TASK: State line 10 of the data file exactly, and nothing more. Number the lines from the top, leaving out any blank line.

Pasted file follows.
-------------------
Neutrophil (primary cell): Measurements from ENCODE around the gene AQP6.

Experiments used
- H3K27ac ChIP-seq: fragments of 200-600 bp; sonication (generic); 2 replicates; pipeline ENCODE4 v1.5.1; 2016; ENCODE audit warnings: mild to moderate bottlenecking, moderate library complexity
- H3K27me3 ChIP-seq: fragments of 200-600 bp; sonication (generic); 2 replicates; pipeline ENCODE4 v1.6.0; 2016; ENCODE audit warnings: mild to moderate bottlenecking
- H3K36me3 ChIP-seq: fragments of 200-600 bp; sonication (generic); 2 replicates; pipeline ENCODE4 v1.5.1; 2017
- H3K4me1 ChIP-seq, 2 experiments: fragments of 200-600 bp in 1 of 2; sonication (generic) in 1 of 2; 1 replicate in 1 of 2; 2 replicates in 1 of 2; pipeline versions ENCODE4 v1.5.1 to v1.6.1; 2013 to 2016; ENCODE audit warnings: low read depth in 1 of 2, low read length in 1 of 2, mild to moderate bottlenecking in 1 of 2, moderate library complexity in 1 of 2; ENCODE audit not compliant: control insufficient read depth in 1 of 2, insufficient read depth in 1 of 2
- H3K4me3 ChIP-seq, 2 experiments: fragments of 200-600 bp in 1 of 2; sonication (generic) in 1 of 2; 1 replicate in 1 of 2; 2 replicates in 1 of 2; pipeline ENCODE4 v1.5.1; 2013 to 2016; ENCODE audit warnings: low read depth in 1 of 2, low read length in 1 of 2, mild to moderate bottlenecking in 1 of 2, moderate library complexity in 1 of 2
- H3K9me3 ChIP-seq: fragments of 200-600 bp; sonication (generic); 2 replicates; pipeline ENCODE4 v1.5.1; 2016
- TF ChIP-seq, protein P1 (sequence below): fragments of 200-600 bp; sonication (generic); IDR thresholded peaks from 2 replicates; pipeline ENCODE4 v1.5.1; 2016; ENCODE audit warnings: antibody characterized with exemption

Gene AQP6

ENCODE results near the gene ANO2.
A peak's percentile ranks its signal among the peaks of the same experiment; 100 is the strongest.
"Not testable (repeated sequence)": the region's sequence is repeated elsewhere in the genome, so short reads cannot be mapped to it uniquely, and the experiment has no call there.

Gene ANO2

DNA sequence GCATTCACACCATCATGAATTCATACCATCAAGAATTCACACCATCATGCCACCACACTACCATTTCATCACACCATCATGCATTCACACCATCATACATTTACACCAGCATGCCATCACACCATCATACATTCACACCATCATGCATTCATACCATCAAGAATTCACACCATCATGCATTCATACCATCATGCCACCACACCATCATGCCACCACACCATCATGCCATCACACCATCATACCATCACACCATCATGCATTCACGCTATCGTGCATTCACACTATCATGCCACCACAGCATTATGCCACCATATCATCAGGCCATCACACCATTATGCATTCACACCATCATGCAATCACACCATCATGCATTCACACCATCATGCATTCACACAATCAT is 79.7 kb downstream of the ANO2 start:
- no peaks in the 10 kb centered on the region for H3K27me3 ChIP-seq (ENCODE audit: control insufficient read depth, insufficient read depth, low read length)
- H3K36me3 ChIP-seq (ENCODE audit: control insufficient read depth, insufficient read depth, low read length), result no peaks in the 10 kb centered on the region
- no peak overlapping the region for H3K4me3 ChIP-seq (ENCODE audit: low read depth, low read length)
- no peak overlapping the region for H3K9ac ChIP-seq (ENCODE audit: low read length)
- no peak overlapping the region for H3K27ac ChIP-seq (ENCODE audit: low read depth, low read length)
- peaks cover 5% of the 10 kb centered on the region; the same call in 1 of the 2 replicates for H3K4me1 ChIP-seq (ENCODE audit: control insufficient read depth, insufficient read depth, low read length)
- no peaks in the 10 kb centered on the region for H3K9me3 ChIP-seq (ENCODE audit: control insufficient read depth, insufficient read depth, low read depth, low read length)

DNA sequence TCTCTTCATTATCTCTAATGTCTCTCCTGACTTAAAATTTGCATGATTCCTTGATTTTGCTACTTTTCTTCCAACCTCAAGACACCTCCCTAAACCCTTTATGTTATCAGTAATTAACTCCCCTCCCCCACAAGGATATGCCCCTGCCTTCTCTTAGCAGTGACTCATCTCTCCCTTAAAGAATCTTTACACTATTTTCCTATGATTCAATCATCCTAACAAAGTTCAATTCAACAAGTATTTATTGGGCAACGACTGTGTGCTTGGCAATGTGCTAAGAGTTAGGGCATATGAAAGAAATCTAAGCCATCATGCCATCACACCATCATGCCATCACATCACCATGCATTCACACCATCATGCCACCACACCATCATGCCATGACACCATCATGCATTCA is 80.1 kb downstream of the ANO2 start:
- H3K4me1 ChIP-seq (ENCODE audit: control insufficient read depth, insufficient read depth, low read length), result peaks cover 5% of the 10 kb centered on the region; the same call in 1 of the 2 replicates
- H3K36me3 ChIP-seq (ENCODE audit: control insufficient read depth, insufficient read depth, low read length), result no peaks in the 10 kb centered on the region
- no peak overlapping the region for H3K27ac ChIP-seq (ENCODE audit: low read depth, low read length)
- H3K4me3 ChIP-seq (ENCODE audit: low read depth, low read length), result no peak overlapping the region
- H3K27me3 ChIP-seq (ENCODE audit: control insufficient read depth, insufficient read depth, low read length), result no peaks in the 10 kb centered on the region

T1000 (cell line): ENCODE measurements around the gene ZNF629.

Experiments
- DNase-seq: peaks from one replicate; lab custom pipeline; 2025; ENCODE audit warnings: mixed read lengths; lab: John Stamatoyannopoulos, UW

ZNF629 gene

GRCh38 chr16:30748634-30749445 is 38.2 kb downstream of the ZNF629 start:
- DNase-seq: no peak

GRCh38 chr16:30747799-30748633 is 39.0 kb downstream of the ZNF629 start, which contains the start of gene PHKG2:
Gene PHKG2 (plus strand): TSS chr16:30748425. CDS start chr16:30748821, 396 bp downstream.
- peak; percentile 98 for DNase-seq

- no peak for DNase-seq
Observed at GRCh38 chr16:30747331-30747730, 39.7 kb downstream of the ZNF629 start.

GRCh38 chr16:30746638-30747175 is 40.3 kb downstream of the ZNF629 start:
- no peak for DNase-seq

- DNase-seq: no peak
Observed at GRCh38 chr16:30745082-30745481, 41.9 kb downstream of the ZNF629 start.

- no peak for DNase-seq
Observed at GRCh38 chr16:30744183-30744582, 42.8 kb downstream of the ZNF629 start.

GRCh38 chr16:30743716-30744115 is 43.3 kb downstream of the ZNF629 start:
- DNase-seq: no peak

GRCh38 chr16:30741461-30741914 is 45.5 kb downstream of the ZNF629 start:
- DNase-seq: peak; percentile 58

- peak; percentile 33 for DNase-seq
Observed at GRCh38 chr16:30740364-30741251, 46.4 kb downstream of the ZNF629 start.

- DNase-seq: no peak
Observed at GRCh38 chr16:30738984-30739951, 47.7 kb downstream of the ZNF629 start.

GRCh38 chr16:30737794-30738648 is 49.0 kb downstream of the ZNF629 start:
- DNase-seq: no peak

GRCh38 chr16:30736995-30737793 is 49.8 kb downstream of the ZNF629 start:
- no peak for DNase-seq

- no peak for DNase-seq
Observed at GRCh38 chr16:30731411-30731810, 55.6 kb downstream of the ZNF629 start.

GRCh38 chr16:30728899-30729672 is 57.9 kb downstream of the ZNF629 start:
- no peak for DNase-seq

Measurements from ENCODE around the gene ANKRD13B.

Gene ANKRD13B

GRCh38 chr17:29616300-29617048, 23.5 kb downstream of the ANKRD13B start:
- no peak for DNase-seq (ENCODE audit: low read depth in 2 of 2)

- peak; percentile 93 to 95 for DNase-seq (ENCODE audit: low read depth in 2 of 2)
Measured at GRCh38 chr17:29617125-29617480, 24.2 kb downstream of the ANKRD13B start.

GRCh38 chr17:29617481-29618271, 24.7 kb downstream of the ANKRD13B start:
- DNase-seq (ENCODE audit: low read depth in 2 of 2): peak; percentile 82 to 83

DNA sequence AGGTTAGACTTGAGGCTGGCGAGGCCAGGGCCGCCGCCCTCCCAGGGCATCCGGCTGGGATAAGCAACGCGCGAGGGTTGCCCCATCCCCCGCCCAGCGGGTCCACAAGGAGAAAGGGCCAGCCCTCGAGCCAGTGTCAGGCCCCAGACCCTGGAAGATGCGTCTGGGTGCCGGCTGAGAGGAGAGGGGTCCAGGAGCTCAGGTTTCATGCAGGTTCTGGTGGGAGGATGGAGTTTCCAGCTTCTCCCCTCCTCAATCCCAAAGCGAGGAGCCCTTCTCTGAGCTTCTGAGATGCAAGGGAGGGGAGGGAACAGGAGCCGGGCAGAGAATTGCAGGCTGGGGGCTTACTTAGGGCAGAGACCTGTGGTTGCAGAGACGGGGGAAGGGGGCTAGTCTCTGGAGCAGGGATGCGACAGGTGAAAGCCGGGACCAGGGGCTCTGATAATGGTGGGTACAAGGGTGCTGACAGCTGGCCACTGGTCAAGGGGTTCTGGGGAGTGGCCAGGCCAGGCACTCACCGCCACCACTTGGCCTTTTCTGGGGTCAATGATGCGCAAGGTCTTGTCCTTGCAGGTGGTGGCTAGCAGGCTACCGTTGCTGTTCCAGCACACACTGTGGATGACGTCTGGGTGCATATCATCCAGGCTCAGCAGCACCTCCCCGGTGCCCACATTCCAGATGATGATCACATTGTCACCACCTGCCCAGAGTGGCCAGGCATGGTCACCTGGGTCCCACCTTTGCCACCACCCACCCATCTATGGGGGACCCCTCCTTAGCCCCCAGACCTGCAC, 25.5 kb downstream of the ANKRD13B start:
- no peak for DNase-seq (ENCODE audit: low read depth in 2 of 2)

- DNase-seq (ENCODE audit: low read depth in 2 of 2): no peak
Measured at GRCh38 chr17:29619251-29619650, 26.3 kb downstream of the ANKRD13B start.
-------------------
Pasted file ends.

Gene AQP6